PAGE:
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The Crown for the Hereditary Prince of Sweden

The Crown for the Hereditary Prince of Sweden

So, I wish I could explain this better, but here are the crowns of the princes and princesses of Sweden.  These images come from the amazing website Official and Historic Crowns of the World and Their Locations which is an amazing resource for all things crown related.  Evidently each Swedish prince and princess had their own crown made based on a standardized template.  The effect of all these nearly identical and yet subtly different crowns is rather remarkable–like a beautiful treasure-based version of one of those “spot the difference” games which one sees in the comics pages.  Yet somehow it all seems excessive:  couldn’t they just have reused one crown (is the one on the top an original?) and spent all of that sweet crown money on weapons research and mentally-ill Strindberg plays?  Hmm, now that I say that aloud it occurs to me that actually redundant pointy princely crowns might have been the right way to go…

The crown of Princess Sophia Albertina 1771

The crown of Princess Sophia Albertina 1771

 

The crown of Princess Hedvig Elisabet Charlotta 1778

The crown of Princess Hedvig Elisabet Charlotta 1778

The crown of Princess Eugenia 1860

The crown of Princess Eugenia 1860

The crown of Prince Wilhelm 1902

The crown of Prince Wilhelm 1902

The crown of Prince Oskar 1844

The crown of Prince Oskar 1844

The crown of Prince Carl 1771

The crown of Prince Carl 1771

The crown of Prince Frederick Adolf 1771

The crown of Prince Frederick Adolf 1771

Cupid Delivering Psyche (Sir Edward Burne-Jones, ca. 1867, gouache on paper)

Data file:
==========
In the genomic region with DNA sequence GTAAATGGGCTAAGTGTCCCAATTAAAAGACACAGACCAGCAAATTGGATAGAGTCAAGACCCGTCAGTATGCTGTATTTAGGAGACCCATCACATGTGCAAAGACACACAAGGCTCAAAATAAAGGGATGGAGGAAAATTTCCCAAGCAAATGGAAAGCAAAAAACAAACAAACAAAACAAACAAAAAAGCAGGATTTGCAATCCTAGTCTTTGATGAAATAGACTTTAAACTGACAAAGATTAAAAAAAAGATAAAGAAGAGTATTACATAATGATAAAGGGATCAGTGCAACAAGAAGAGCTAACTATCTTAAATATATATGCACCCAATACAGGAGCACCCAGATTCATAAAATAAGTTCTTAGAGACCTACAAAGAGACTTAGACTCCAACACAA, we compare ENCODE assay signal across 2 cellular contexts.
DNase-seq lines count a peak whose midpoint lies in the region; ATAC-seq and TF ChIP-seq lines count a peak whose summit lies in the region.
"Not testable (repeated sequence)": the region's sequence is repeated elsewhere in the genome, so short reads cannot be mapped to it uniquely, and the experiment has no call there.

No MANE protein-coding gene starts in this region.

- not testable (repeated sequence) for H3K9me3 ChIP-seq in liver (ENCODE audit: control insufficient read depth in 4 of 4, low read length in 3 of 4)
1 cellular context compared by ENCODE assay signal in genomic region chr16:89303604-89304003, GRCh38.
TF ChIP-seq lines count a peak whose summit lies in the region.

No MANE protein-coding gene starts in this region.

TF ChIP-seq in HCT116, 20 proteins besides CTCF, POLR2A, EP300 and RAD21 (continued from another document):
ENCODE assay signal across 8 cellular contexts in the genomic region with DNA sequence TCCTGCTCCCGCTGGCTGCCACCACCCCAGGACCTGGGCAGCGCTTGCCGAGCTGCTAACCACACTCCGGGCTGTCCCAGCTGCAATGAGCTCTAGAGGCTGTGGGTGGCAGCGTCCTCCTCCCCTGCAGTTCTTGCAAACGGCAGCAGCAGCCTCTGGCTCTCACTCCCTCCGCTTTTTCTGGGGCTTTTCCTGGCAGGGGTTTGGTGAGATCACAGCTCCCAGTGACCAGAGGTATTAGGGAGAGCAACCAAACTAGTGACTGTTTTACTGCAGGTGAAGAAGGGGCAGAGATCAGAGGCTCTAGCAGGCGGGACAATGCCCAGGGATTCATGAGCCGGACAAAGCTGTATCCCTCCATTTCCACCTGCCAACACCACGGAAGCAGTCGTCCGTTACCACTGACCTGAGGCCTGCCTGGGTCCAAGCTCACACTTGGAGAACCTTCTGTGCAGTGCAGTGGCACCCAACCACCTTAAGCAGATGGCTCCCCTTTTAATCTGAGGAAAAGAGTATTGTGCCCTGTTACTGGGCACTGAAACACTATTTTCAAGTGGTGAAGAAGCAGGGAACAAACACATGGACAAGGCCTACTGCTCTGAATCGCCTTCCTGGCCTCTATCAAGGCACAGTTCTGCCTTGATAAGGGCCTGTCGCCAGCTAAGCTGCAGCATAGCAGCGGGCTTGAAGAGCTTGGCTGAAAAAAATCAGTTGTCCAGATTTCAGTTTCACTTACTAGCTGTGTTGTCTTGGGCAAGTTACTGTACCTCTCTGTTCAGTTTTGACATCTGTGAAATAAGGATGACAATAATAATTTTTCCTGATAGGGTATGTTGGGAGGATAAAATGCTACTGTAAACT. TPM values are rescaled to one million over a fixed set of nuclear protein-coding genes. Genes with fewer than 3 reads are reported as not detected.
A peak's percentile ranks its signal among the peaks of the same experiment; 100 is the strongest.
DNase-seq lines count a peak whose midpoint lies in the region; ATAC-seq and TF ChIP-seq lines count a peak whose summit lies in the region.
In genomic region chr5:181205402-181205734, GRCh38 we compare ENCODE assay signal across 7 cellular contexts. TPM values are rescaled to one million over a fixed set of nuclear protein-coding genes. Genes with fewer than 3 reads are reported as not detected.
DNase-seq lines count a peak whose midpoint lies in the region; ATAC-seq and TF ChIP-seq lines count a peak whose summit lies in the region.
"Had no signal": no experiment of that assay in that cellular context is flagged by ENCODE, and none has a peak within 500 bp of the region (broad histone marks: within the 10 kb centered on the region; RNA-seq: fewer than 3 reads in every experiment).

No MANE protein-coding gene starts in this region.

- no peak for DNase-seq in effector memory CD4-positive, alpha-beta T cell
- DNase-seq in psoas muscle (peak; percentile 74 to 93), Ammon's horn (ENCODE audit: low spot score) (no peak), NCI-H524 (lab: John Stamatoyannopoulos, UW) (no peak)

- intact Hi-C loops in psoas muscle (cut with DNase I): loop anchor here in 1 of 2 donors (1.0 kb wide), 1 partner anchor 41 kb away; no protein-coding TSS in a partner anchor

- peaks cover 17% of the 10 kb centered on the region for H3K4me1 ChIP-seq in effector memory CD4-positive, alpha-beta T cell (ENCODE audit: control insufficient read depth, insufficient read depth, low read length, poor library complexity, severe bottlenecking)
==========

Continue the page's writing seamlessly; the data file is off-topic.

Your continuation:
The story of Cupid and Psyche is a breathless tale of hidden identity, subservience, misplaced trust, and true love.  It is a favorite theme for western artists, particularly since it features Cupid (the capricious god of love who wreaks so much chaos in mortal life) emotionally caught in a seemingly impossible situation. Each of these three paintings by Edward Burne-Jones depicts the moment, late in the story when Cupid finally forgives Psyche (who has suffered endless woe, pain, and setbacks).  Psyche has visited the underworld and returned with a box containing divine beauty.  Warned not to open the box, she has decided to steal a pinch so that Cupid will love her despite her mortality.  Unsurprisingly the otherworldly box contains poison of infernal sleep. Cupid then intervenes directly and utilizes his divinity to rescue her from the curse.

Cupid Delivering Psyche (Sir Edward Burne-Jones, 1867, mixed media)

As a young man Edward Burne-Jones studied theology at Oxford and was anticipating a career as a minister–until his spirit was seduced by ancient poetry (really!).  He left the university without a degree and joined a brotherhood of artists and poets. He painted three nearly identical versions of this dramatic scene over the course of several years.  The first and finest from around 1867 is a gouache portrait of Maria Zambaco, a Greco-English beauty.  In 1866, Maria’s mother had commissioned Burne-Jones to paint Maria (as Psyche no less) for an entirely different picture, and the (married) Burne-Jones fell in love with the (married) Zambaco.  Their tempestuous affair destroyed both marriages and nearly led them to suicide before ending in 1869 (although it resulted in a number of gorgeous paintings—which were pilloried by the Victorian art world for portraying female sexual assertiveness in a positive light).

Cupid Delivering Psyche (Sir Edward Burne-Jones, 1871, watercolor and pastel on paper?)

Although outwardly the same, these three paintings are also subtly different.  In the last painting, from 1872, Cupid is not red and radiant but gray and diffuse (and he has lost his ever-changing wreath).  Psyche’s hair has changed color and her features have been altered.  Additionally, the sheer repetition of this same moment of divine intervention suggests that romance is a figure eight:  our arguments and passions keep repeating themselves (which is in fact what happens in the tale of Cupid and Psyche).  Lovers  relive the same moments of longing, confusion, and passion again and again and again even as the world changes like water and our lives wear out.

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